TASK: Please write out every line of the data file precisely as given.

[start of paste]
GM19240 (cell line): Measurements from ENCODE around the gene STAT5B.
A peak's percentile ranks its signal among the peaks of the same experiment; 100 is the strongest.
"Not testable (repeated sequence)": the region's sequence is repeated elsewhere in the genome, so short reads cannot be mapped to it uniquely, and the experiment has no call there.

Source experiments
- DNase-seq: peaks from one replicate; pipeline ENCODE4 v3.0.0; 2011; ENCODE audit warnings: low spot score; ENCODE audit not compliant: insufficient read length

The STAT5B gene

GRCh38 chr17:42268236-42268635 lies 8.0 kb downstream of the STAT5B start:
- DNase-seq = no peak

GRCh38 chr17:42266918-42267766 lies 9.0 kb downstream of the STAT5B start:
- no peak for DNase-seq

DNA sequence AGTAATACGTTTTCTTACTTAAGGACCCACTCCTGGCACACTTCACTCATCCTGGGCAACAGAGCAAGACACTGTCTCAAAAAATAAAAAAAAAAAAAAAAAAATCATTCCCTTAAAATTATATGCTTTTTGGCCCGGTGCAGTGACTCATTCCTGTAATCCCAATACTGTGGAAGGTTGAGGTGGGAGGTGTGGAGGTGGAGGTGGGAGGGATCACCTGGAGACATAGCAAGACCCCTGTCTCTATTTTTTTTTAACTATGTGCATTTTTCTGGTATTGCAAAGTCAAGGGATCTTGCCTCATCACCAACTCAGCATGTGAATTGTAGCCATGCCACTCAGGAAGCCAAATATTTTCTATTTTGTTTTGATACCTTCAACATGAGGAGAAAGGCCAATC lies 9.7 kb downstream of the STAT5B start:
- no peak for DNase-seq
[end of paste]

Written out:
GM19240 (cell line): Measurements from ENCODE around the gene STAT5B.
A peak's percentile ranks its signal among the peaks of the same experiment; 100 is the strongest.
"Not testable (repeated sequence)": the region's sequence is repeated elsewhere in the genome, so short reads cannot be mapped to it uniquely, and the experiment has no call there.

Source experiments
- DNase-seq: peaks from one replicate; pipeline ENCODE4 v3.0.0; 2011; ENCODE audit warnings: low spot score; ENCODE audit not compliant: insufficient read length

The STAT5B gene

GRCh38 chr17:42268236-42268635 lies 8.0 kb downstream of the STAT5B start:
- DNase-seq = no peak

GRCh38 chr17:42266918-42267766 lies 9.0 kb downstream of the STAT5B start:
- no peak for DNase-seq

DNA sequence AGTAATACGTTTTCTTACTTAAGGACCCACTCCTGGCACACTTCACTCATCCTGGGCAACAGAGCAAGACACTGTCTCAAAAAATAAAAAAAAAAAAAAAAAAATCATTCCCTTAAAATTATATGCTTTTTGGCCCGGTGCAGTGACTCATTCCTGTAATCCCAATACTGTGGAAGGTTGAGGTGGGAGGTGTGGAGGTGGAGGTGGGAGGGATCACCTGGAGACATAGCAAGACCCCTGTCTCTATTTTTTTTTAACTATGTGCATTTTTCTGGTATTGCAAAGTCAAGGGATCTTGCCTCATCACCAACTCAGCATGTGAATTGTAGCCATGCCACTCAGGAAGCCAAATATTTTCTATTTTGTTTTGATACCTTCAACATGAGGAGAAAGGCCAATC lies 9.7 kb downstream of the STAT5B start:
- no peak for DNase-seq